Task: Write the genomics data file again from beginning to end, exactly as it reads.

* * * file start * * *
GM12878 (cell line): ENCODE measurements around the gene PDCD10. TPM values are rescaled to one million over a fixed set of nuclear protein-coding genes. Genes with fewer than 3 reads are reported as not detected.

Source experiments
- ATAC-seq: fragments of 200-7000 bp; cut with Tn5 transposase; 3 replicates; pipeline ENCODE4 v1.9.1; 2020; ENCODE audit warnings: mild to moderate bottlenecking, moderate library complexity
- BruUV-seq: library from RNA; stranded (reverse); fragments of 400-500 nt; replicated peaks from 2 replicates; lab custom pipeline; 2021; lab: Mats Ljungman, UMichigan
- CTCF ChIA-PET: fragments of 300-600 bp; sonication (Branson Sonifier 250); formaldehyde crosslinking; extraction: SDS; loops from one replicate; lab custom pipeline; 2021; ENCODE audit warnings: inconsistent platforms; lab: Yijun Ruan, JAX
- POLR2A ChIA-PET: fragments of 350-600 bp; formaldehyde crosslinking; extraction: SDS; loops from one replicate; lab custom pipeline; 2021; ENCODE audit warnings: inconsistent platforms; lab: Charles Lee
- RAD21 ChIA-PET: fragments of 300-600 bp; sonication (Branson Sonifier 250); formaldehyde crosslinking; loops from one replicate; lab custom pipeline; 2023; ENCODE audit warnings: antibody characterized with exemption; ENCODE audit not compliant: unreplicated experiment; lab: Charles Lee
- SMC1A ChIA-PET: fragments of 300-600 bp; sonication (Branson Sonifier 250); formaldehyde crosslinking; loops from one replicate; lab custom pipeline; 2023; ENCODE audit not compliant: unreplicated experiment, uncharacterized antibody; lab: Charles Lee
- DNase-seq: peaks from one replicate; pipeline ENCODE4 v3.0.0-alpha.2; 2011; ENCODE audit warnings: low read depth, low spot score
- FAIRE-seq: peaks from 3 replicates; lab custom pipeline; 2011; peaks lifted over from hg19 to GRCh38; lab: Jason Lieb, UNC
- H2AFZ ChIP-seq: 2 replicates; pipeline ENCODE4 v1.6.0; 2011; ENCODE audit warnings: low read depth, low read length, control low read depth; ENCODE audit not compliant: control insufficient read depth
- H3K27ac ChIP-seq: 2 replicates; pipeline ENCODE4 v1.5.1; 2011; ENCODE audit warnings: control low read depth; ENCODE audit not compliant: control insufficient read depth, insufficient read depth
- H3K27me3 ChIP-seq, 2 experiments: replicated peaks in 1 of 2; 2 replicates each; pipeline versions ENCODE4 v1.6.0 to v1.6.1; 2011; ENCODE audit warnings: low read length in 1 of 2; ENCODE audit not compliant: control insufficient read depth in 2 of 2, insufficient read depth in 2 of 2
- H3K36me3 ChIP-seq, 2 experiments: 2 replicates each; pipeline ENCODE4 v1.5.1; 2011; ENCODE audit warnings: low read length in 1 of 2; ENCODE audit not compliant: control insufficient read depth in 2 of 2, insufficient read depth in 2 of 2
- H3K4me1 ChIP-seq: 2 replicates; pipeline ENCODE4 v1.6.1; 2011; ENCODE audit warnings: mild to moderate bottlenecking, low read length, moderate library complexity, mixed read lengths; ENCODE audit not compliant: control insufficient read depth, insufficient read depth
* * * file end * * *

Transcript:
GM12878 (cell line): ENCODE measurements around the gene PDCD10. TPM values are rescaled to one million over a fixed set of nuclear protein-coding genes. Genes with fewer than 3 reads are reported as not detected.

Source experiments
- ATAC-seq: fragments of 200-7000 bp; cut with Tn5 transposase; 3 replicates; pipeline ENCODE4 v1.9.1; 2020; ENCODE audit warnings: mild to moderate bottlenecking, moderate library complexity
- BruUV-seq: library from RNA; stranded (reverse); fragments of 400-500 nt; replicated peaks from 2 replicates; lab custom pipeline; 2021; lab: Mats Ljungman, UMichigan
- CTCF ChIA-PET: fragments of 300-600 bp; sonication (Branson Sonifier 250); formaldehyde crosslinking; extraction: SDS; loops from one replicate; lab custom pipeline; 2021; ENCODE audit warnings: inconsistent platforms; lab: Yijun Ruan, JAX
- POLR2A ChIA-PET: fragments of 350-600 bp; formaldehyde crosslinking; extraction: SDS; loops from one replicate; lab custom pipeline; 2021; ENCODE audit warnings: inconsistent platforms; lab: Charles Lee
- RAD21 ChIA-PET: fragments of 300-600 bp; sonication (Branson Sonifier 250); formaldehyde crosslinking; loops from one replicate; lab custom pipeline; 2023; ENCODE audit warnings: antibody characterized with exemption; ENCODE audit not compliant: unreplicated experiment; lab: Charles Lee
- SMC1A ChIA-PET: fragments of 300-600 bp; sonication (Branson Sonifier 250); formaldehyde crosslinking; loops from one replicate; lab custom pipeline; 2023; ENCODE audit not compliant: unreplicated experiment, uncharacterized antibody; lab: Charles Lee
- DNase-seq: peaks from one replicate; pipeline ENCODE4 v3.0.0-alpha.2; 2011; ENCODE audit warnings: low read depth, low spot score
- FAIRE-seq: peaks from 3 replicates; lab custom pipeline; 2011; peaks lifted over from hg19 to GRCh38; lab: Jason Lieb, UNC
- H2AFZ ChIP-seq: 2 replicates; pipeline ENCODE4 v1.6.0; 2011; ENCODE audit warnings: low read depth, low read length, control low read depth; ENCODE audit not compliant: control insufficient read depth
- H3K27ac ChIP-seq: 2 replicates; pipeline ENCODE4 v1.5.1; 2011; ENCODE audit warnings: control low read depth; ENCODE audit not compliant: control insufficient read depth, insufficient read depth
- H3K27me3 ChIP-seq, 2 experiments: replicated peaks in 1 of 2; 2 replicates each; pipeline versions ENCODE4 v1.6.0 to v1.6.1; 2011; ENCODE audit warnings: low read length in 1 of 2; ENCODE audit not compliant: control insufficient read depth in 2 of 2, insufficient read depth in 2 of 2
- H3K36me3 ChIP-seq, 2 experiments: 2 replicates each; pipeline ENCODE4 v1.5.1; 2011; ENCODE audit warnings: low read length in 1 of 2; ENCODE audit not compliant: control insufficient read depth in 2 of 2, insufficient read depth in 2 of 2
- H3K4me1 ChIP-seq: 2 replicates; pipeline ENCODE4 v1.6.1; 2011; ENCODE audit warnings: mild to moderate bottlenecking, low read length, moderate library complexity, mixed read lengths; ENCODE audit not compliant: control insufficient read depth, insufficient read depth